Phreaky Phalangid

While searching through shortgrass prairie atop the Pine Ridge in northwestern Nebraska in hopes of finding Cicindela nebraskana (prairie long-lipped tiger beetle), this harvestman caught my eye.  Harvestmen are, of course, arachnids related to spiders, but they lack fangs and poison or silk glands and are placed the separate order Opiliones (Phalangida when I was in school).  Admittedly, I haven’t paid much attention to harvestmen before now, but this one seemed different from any I’d seen before – nearly black with relatively short legs and distinctive orange intersegmental articular membranes at the base of the legs.  Harvestmen are known to employ chemical defenses through special repugnatorial glands that produce phenols, quinones, ketones, and/or alcohols, and this individual seemed to display a clear example of aposematic coloration to warn any potential predators of its distastefulness.

Trachyrhinus favosusAlthough beetles are my focus, I normally try to do my own identifications in other groups as well.  However, some rather persistent searching through the extensive harvestman holdings at BugGuide failed to turn up a good match.  In gestalt it seemed to belong to the family Sclerosomatidae, but even that was just guessing on my part.  So, I did what I’ve done only a few times before and posted the photos to BugGuide’s ID Request.  A day and a half later I had my answer – Trachyrhinus favosus.  BugGuide Contributing Editor V. Belov had sent the photos to harvestman expert Marshal Hedin, who had this to say in response:

Cokendolpher describes males as ‘body ranging from solid black…’ with bases of femora ‘yellow-brown’. The species is also known from western Nebraska. Cool.

I was pleased to learn that these photographs represented a new species for BugGuide and no longer felt bad about not being able to find a good match.  Further, my leanings toward the family Sclerosomatidae had been confirmed.  According the Cokendolpher (1981), T. favosus ranges in a narrow band from North Dakota south to north-central Texas and is active only during fall.  I had intended to try to get an even closer photograph, but after taking the second photograph above I accidentally disturbed the critter and then watched in amazement as it began bouncing up and down vigorously.  This apparently is a defensive behavior that functions to blur the body form.  I watched it bounce and became even more amazed as it began calmly walking away while continuing its vigorous bouncing – quite a spectacle!

Photo Details: Canon 50D w/ MP-E 65mm 1-5X macro lens (ISO 100, 1/250 sec, f/13), Canon MT-24EX flash w/ Sto-Fen + GFPuffer diffusers. Typical post-processing (levels, minor cropping, unsharp mask).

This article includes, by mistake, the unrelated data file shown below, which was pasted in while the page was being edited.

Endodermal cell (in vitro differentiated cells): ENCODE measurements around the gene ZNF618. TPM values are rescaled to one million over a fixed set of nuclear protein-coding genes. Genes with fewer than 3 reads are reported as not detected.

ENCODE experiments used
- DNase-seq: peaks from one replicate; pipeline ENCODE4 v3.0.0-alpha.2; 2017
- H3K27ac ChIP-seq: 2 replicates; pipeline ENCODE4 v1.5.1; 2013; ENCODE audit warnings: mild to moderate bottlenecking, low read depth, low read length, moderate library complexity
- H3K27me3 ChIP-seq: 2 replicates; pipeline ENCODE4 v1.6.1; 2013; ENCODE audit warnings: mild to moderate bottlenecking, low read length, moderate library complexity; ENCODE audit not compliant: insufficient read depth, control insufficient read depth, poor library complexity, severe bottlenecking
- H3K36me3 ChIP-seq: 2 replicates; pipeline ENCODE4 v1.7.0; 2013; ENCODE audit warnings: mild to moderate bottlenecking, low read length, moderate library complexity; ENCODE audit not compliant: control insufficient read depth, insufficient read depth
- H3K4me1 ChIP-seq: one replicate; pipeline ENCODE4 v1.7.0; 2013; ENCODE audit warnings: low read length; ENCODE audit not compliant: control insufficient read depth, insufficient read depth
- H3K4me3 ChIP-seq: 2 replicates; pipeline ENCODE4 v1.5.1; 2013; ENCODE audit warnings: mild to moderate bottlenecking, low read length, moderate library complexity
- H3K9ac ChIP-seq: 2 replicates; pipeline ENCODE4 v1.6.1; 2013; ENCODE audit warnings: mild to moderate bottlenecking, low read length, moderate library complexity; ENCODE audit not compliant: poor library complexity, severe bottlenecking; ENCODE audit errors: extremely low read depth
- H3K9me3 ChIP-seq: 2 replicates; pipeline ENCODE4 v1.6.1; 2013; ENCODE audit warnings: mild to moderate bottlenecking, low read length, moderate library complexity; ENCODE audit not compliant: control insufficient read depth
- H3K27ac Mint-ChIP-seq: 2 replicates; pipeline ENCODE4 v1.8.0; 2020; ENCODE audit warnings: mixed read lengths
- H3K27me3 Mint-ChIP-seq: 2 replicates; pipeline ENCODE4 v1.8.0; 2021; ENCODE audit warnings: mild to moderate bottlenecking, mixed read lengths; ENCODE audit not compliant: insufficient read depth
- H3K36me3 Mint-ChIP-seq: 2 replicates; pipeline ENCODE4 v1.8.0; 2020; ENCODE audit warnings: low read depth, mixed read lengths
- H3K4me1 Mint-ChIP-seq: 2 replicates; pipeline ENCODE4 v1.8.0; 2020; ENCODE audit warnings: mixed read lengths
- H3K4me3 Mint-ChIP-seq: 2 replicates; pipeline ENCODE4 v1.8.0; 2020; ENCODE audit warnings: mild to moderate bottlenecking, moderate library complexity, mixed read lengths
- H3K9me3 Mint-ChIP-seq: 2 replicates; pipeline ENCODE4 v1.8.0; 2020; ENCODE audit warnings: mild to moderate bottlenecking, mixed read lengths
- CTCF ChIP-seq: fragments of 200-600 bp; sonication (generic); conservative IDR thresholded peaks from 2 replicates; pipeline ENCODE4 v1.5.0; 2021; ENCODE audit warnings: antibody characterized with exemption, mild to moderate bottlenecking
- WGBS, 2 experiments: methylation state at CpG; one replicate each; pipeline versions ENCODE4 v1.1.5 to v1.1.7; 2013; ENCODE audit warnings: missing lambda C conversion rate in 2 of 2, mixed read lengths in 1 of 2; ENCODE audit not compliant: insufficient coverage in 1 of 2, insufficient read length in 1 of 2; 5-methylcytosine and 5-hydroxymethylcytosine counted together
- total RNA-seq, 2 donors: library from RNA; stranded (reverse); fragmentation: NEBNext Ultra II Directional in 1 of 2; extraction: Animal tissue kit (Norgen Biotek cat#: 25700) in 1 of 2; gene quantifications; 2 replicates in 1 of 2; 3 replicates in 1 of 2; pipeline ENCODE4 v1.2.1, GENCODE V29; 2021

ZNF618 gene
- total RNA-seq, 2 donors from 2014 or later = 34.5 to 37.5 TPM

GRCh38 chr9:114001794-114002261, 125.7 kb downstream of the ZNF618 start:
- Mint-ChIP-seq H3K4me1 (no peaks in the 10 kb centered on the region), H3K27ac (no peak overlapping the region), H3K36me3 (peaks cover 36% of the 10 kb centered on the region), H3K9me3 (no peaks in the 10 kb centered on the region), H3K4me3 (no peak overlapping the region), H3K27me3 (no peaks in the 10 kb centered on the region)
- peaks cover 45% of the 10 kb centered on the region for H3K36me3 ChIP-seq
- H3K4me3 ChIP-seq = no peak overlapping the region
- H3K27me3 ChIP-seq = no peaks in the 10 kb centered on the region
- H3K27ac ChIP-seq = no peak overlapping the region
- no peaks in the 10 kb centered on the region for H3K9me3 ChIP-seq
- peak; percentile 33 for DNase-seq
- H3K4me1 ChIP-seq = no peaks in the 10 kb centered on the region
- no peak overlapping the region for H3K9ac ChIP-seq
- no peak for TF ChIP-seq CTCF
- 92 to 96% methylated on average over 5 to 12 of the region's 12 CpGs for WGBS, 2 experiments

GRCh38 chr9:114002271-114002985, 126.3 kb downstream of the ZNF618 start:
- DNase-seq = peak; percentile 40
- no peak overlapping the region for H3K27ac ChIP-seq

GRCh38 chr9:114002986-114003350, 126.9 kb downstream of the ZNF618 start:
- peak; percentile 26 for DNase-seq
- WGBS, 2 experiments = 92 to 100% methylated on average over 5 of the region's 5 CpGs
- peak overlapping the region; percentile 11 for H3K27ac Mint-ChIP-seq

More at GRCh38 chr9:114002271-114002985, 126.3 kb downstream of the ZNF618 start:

REFERENCE

Cokendolpher, J. C.  1981. Revision of the genus Trachyrhinus Weed (Opiliones, Phalangioidea).  Journal of Arachnology 9:1–18.

Copyright © Ted C. MacRae 2010

About Ted C. MacRae

Ted C. MacRae is a research entomologist by vocation and beetle taxonomist by avocation. Areas of expertise in the latter include worldwide jewel beetles (Buprestidae) and North American longhorned beetles (Cerambycidae). More recent work has focused on North American tiger beetles (Cicindelidae) and their distribution, ecology, and conservation.
This entry was posted in Arachnida, Opiliones and tagged , , , , , , , . Bookmark the permalink.

14 Responses to Phreaky Phalangid

  1. Great find, Ted. Opiliones are very difficult to photograph, with her long legs and nervous character.

    • Thanks, Javier. I’ve started paying attention to other individuals since this one – you’ll see these in future posts. The super long-legged ones are extraordinarily difficult to get good, close macro shots of because they wave their extra-long 2nd pair of legs around like antennae – try to get the lens inside 10cm distance and they’re gone!

  2. I enjoy trying to photograph Opiiones, but it can be a bit difficult to get past the legs when trying to photograph the eye detail! Nice shot.

    • Thank you, Adrian. This was a pretty good one to work with for my first one, as it was a relatively short-legged species. I’ve since tried the longer-legged species and had to work much harder at it. (Of course, the greater the challenge, the more stubbornly I persist at it!)

  3. TGIQ says:

    Great shots! The descriptions of the defensive behaviour are wonderful too, I’ve never seen a harvestman do that before. Is it unique to certain species, I wonder?

  4. Dale says:

    Many years ago I saw an aggregation of harvestmen in Costa Rica all doing the hula. They were on the underside of a leaf and when I disturbed them they all began to sway in synchrony.

  5. This guy doesn’t need a costume for Halloween! Great find! I think it’s very cool this one is new to Bug Guide.

  6. Joe Fortier says:

    Really fascinating pictures, and good work Ted.
    Joe

  7. Nicholas Bell says:

    Awesome photos Ted! The composition is really good.
    Also, the first one reminds me of those huge scary machines from War of the Worlds 😀

    • Thanks, Nik. Nice analogy with ‘War of the Worlds’.

      Harvestmen are one of those things that look fairly innocuous from afar (at least here in North America) but up close have an otherworldly freakishness about them. This is even more pronounced in some of the tropical/Old World species with their spines and tubercles!

Commentaria

Fill in your details below or click an icon to log in:

WordPress.com Logo

You are commenting using your WordPress.com account. Log Out / Change )

Twitter picture

You are commenting using your Twitter account. Log Out / Change )

Facebook photo

You are commenting using your Facebook account. Log Out / Change )

Google+ photo

You are commenting using your Google+ account. Log Out / Change )

Connecting to %s